Most people need to wax their car but only some of them bother doing the waxing. With that said, do you really need to wax your car? Maybe. It depends on you.
Waxing usually makes many a car extra shiny. That's the point of wax; it's a glossy "Seran wrap" for your vehicle until the next time it needs a carwash.
Wax also used to not only give paint a good gloss, but also serve as the only line of defense your car has against scratches. However, modern paint jobs and wax formulas have become better in the last few decades or so.
The Addition of Clear Coat and Its Connection to Wax
- Clear Coat: Back in the 1980s, manufacturers began added a cleat coat layer on top of the paint to add shine to the vehicle. This coat is able to take environmental abuse, thus safeguarding your car from dings, tiny scratches, and water stains. The coat protects your car from bird feces, bug guts, rain, dirt, road salt, exhaust, ozone, and ultraviolet light.
- Aging Paint and Haze: As this new type of paint with clear coat ages, the surface damage ends up becoming hazy, with the shine subsiding and whatnot. However, there's no damage to the color layer below the coat. This is why you should wax your car because not doing so will have it end up dull, with the clear coat ending up vulnerable to accelerated wear-and-tear.
- The Consequences of Not Waxing: If you'd rather just wash your car and not put wax products on it, then it should look reasonably nice as long as the clear coat holds out. Make sure to use gentle liquid soap or foamy carwash soap to clean up your car, because detergents can hasten the aging of the clear coat.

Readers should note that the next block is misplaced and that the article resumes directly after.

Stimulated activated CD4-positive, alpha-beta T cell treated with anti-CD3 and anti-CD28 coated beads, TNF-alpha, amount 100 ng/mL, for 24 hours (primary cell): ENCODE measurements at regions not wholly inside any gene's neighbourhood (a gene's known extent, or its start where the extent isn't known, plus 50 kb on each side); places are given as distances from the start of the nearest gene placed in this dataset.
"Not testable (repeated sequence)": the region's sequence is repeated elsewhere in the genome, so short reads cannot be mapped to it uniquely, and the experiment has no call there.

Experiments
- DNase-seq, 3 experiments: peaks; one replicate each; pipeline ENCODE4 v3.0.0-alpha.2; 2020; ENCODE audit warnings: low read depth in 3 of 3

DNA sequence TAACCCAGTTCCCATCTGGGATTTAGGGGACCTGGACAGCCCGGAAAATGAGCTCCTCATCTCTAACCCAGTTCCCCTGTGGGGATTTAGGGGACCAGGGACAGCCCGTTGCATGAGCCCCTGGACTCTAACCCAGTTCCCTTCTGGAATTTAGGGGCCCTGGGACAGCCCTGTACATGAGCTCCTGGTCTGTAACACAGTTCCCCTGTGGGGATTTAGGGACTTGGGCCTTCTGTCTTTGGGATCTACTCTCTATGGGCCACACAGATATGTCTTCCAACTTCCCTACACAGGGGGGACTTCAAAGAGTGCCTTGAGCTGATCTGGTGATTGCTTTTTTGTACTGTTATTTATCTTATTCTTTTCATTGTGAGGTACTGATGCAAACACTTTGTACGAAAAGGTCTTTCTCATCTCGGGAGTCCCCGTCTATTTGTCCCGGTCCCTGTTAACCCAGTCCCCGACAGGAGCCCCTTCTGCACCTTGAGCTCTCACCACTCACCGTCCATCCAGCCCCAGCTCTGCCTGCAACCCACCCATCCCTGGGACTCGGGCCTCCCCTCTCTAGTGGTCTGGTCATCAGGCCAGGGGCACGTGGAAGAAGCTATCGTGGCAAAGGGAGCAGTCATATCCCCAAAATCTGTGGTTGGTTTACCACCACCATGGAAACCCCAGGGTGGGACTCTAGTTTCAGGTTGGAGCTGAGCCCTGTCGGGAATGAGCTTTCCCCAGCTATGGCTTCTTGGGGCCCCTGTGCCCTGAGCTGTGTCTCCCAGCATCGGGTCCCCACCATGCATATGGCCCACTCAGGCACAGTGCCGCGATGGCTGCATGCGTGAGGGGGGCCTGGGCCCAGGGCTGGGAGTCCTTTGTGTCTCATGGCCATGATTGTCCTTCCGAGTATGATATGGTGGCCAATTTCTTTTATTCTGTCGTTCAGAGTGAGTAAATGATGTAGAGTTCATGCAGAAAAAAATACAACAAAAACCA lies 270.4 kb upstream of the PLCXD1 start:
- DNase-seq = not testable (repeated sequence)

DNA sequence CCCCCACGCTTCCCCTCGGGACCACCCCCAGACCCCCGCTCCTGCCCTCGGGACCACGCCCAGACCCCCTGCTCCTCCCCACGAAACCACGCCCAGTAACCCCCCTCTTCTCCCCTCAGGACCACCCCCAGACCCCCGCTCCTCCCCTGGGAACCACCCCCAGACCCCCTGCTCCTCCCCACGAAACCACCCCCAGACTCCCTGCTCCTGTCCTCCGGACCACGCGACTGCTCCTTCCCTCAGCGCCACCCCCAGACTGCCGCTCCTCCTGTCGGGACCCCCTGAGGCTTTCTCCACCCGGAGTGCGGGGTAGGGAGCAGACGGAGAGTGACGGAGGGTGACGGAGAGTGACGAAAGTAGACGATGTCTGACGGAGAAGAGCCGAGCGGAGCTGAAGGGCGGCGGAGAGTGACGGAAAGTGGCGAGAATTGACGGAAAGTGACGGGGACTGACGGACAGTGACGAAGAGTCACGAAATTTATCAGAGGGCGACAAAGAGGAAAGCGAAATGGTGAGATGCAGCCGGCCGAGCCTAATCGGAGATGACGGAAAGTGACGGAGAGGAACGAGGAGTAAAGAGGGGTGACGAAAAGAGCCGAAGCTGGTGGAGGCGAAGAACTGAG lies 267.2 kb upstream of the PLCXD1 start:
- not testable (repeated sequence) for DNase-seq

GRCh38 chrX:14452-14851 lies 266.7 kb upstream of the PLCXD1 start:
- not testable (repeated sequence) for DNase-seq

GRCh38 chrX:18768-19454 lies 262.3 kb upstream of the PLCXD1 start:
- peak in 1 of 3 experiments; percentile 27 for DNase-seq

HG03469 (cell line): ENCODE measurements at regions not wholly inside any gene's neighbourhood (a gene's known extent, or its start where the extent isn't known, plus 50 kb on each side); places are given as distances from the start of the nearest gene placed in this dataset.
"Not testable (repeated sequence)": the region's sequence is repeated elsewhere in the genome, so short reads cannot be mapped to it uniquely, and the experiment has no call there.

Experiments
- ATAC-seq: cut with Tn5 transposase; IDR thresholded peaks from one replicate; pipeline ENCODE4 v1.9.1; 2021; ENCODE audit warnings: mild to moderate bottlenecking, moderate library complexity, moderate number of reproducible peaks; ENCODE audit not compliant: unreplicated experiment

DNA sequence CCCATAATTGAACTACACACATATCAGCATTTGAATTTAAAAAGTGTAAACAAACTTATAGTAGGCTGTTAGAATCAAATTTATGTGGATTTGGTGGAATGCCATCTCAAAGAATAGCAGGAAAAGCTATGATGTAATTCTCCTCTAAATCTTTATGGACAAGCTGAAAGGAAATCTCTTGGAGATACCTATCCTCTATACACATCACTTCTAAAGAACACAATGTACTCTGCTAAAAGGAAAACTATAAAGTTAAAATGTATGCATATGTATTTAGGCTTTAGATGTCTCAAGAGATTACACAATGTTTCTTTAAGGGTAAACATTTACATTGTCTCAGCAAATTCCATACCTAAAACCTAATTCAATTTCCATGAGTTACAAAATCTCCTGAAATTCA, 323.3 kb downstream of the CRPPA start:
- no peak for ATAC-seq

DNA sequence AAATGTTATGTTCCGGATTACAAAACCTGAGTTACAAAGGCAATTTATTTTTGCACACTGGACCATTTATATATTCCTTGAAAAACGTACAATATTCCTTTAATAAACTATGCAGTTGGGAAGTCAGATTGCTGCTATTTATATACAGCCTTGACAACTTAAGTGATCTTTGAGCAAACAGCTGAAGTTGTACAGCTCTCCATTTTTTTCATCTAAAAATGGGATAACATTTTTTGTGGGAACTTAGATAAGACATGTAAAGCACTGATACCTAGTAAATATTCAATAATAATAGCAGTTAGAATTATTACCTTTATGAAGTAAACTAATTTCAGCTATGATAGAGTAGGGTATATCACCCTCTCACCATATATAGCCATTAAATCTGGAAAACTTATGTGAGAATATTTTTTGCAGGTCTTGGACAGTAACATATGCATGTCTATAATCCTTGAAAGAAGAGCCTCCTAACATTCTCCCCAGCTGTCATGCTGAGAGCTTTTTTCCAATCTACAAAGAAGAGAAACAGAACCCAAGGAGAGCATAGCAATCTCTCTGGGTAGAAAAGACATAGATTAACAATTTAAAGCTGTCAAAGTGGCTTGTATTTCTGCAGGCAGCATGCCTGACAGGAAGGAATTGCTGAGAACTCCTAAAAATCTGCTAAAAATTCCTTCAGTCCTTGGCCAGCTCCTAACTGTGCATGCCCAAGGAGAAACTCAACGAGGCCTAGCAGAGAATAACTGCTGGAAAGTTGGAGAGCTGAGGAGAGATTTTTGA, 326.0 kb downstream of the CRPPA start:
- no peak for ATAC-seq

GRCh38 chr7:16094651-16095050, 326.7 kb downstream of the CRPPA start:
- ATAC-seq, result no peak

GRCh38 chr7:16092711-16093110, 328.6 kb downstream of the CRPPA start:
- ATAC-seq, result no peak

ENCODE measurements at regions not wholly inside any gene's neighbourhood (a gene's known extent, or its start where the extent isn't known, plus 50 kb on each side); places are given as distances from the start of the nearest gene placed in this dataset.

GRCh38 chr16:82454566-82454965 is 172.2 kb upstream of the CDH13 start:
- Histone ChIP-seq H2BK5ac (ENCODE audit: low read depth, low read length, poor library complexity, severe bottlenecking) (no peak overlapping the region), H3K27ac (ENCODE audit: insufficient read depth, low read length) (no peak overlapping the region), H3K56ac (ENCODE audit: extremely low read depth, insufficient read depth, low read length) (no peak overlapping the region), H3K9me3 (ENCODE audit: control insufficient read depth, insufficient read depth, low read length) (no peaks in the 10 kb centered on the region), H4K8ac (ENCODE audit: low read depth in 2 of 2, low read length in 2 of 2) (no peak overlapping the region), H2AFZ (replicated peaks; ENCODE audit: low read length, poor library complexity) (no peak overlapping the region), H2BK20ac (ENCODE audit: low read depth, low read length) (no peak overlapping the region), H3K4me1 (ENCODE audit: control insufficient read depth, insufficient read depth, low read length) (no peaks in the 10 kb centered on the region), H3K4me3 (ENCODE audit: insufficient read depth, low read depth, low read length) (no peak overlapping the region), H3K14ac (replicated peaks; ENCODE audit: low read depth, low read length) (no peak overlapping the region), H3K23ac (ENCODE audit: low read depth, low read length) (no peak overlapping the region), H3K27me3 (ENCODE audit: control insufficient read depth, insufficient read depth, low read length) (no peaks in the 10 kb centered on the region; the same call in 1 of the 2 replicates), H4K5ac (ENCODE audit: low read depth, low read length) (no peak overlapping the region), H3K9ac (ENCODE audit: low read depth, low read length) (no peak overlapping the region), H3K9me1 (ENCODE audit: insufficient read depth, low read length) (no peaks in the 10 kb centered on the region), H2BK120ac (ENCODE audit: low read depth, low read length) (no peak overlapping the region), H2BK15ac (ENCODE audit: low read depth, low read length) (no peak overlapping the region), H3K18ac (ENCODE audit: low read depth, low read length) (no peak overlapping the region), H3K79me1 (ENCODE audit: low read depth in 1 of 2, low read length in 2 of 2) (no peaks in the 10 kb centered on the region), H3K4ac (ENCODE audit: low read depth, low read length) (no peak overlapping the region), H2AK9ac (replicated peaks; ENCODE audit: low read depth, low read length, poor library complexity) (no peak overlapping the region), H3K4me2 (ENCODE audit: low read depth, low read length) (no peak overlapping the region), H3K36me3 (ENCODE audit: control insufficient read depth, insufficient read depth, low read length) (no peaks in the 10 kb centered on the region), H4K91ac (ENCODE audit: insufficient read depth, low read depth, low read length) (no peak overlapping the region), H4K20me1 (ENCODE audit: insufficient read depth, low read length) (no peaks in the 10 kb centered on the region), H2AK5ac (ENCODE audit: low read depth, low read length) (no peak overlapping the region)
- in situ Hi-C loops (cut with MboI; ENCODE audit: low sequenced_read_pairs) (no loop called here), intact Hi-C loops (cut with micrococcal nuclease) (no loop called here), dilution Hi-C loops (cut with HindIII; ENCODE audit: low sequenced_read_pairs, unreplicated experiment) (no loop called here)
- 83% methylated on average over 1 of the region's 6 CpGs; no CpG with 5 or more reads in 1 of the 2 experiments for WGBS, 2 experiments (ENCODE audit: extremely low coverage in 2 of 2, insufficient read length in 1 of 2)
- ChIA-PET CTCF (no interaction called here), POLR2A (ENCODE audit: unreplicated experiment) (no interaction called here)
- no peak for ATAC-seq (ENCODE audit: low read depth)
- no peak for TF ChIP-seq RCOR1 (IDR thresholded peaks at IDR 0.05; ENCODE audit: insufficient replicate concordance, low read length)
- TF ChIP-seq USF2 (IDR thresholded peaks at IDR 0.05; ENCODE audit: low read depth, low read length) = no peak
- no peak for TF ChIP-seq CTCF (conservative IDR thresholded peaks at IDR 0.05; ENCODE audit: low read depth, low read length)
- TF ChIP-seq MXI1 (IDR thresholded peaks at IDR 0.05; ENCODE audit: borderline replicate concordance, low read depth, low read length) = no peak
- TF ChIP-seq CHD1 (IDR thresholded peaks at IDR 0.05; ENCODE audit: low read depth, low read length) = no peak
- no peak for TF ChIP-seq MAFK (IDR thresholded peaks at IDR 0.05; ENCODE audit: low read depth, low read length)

- Sacrificial Layer: While the clear coat is supposed to protect the paint underneath from scratches and dings, you can wax your car to add a sacrificial layer against the elements. The beauty of using wax is that, unlike clear coat, it's cheaper to put in new layers of wax every time your car is washed. Your clear coat is safeguarded by the wax and it's a renewable way to protect it.
- To Wax or Not to Wax? The advent of the clear coat during the 1980s has allowed car owners to not need to wax their cars as much as their counterparts in the 1970s and before. They can simply wash their car regularly and get the same effect as a classic waxed and buffed vehicle. However, in order to take care of this clear coat innovation or have extra insurance against paint damage, you should still wax your car.